Aces on Bridge — Daily Columns

The Aces on Bridge: Monday, August 12th, 2019

Thou art not for the fashion of these times, Where none will sweat but for promotion.

William Shakespeare

N North
Both ♠ 6 4 2
 K 6 5
 K J 10 5 3
♣ J 6
West East
♠ A 9 3
 A Q 9 7 3
 8 2
♣ K 10 4
♠ 10 8 7
 J 10
 A Q 9
♣ 9 8 5 3 2
♠ K Q J 5
 8 4 2
 7 6 4
♣ A Q 7
South West North East
    Pass Pass
1 ♠ 2 2 ♠ All pass


All this week’s deals share a theme of the defenders utilizing their trumps to unusually good effect. Two of the maneuvers available to the defense in trumps are the ruff and the uppercut. Logic argues that if one defender takes ruffs, his partner will be the one to obtain the promotions, but today’s deal shows East-West scoring well on defense with the defender who had taken the ruff also being the one who ended up with the promoted trump.

At just about every table, South in third seat opened a leaddirecting one spade on his four-card major. West risked a twoheart overcall, and North ended the auction with a two-spade call. I’m sure North was probably happy when he put down his dummy, but that didn’t last long.

After a diamond lead to the 10 and queen, East cashed his ace and gave West a ruff. Now came the heart ace and a heart to dummy’s king, after which declarer ran the club jack to West’s king. That player cashed the heart queen, then led another heart. Dummy ruffed with the six, and East over-ruffed with the 10, forcing declarer’s jack.

South next cashed the club ace and ruffed the queen in dummy, then led dummy’s last trump to the queen and West’s ace. When West led his last heart at trick 12, East ruffed in with the eight, forcing the over-ruff. The spade nine represented the third undertrick for plus 300 and a 90% board.

Two down would have been virtually an average board; maybe there is a message for all those third-in-hand openers!

I’d lead the heart eight. It feels as if partner has at least four hearts, so leading our side’s long suit should give us a decent chance to set up an extra trump trick one way or another. A club lead might achieve the same result, but that is more likely to cost a trick if it is doesn’t hit an honor in partner’s hand.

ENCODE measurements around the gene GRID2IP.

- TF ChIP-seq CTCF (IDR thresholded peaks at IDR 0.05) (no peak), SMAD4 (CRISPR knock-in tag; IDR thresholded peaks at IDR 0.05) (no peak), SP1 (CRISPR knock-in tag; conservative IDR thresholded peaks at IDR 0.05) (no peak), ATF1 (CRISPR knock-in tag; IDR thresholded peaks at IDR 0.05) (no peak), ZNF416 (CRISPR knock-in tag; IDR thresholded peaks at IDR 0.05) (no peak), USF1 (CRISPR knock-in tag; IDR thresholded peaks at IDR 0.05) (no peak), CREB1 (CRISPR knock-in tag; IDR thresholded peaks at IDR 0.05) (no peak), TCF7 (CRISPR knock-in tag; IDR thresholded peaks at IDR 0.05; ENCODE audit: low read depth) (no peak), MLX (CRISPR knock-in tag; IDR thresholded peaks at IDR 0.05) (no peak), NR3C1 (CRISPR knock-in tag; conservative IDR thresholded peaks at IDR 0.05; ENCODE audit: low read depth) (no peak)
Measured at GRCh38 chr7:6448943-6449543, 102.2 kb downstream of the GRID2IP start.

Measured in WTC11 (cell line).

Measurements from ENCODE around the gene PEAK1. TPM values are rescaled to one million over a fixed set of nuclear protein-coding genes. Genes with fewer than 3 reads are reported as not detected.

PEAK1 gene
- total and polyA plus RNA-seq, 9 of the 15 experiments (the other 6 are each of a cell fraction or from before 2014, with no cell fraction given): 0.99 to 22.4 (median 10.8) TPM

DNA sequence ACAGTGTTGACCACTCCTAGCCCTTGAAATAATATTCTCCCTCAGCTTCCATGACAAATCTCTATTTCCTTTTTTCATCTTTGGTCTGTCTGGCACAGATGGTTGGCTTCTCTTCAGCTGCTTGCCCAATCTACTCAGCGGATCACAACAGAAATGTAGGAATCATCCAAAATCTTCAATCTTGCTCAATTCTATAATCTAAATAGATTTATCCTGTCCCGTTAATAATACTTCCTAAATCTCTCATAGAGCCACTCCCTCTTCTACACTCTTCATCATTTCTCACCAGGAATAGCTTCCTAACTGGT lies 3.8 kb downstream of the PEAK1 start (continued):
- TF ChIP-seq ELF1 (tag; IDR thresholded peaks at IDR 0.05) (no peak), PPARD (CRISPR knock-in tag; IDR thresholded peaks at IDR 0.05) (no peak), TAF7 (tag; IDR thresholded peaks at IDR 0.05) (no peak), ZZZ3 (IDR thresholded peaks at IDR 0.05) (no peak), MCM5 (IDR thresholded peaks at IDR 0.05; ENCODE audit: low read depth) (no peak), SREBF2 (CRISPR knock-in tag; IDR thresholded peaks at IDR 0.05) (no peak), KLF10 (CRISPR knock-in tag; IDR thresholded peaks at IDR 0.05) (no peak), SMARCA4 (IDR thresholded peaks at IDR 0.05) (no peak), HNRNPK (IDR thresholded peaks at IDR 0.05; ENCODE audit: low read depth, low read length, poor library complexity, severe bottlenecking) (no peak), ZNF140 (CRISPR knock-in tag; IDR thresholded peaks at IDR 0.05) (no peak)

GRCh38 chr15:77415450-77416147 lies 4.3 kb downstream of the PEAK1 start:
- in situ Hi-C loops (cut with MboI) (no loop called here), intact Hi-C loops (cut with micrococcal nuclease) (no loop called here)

♠ Q 7 4 2
 J 9 8
 10 5
♣ K J 5 4
South West North East
      1 ♠
Pass 2 ♣ Pass 2 NT
Pass 4 ♠ All pass  

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Joe1August 27th, 2019 at 12:52 am

Bad luck happens. Flip E&W cards and 2S makes. If south doesn’t bid EW get a part score. Did anyone make a mistake here?

bobbywolffAugust 27th, 2019 at 1:17 am

Hi Joe1,

Agree with the bidding and just shows what happens when normal hands produce unlucky lies for either the declarer or the defense.

We need to learn to deal with both good and bad luck and treat those two imposters just the same.

Or something like that said differently (and not about bridge) but often happening in our game.

IMO, no mistakes but still a very bad result for NS.

David WarheitAugust 27th, 2019 at 10:27 am

Joe: Flip EW and S still goes down. They take the first 3 H tricks, then E leads a 4th H. S can successfully ruff high, but ultimately there is a trump promotion. Or more simply E can lead a D and ultimately get a D ruff. Poor S, the SA is onside, S are 3-3, the DAQ are onside, the CK is onside, and C break reasonably, and he still goes down. NS could, however, if the EW hands are reversed, make 2D.

bobbywolffAugust 27th, 2019 at 11:54 am

Hi David,

You, of course, are correct in your analysis.

Many hands, with part scores likely the most prevalent, are vulnerable to certain defenses, often with at least a tinge of luck, finding the right (or close) to winning combinations of cards.

My instincts are not to delve too deeply into results, but rather to lump many of these hands (almost all) into simply happenstance.

No doubt, a deeper analysis might result in a different view of early bidding, but then again, perhaps not. One specific fact (on this hand) is
that opening 1 spade third seat NV is the correct choice with, at least to me, no intelligent 2nd choice to be considered (even a weak NT, because of being vulnerable).

Perhaps I am off base, but the advantages (KQJ) offer a good lead, should we become defenders and, in addition tend to keep penalty doubles away, since the opponents do not possess them.

In any event, any deep thoughts about the pros and cons, often (at least to me) belong strictly in the twilight zone.

Not that you have commented anything good nor not so, about how the bidding transpired.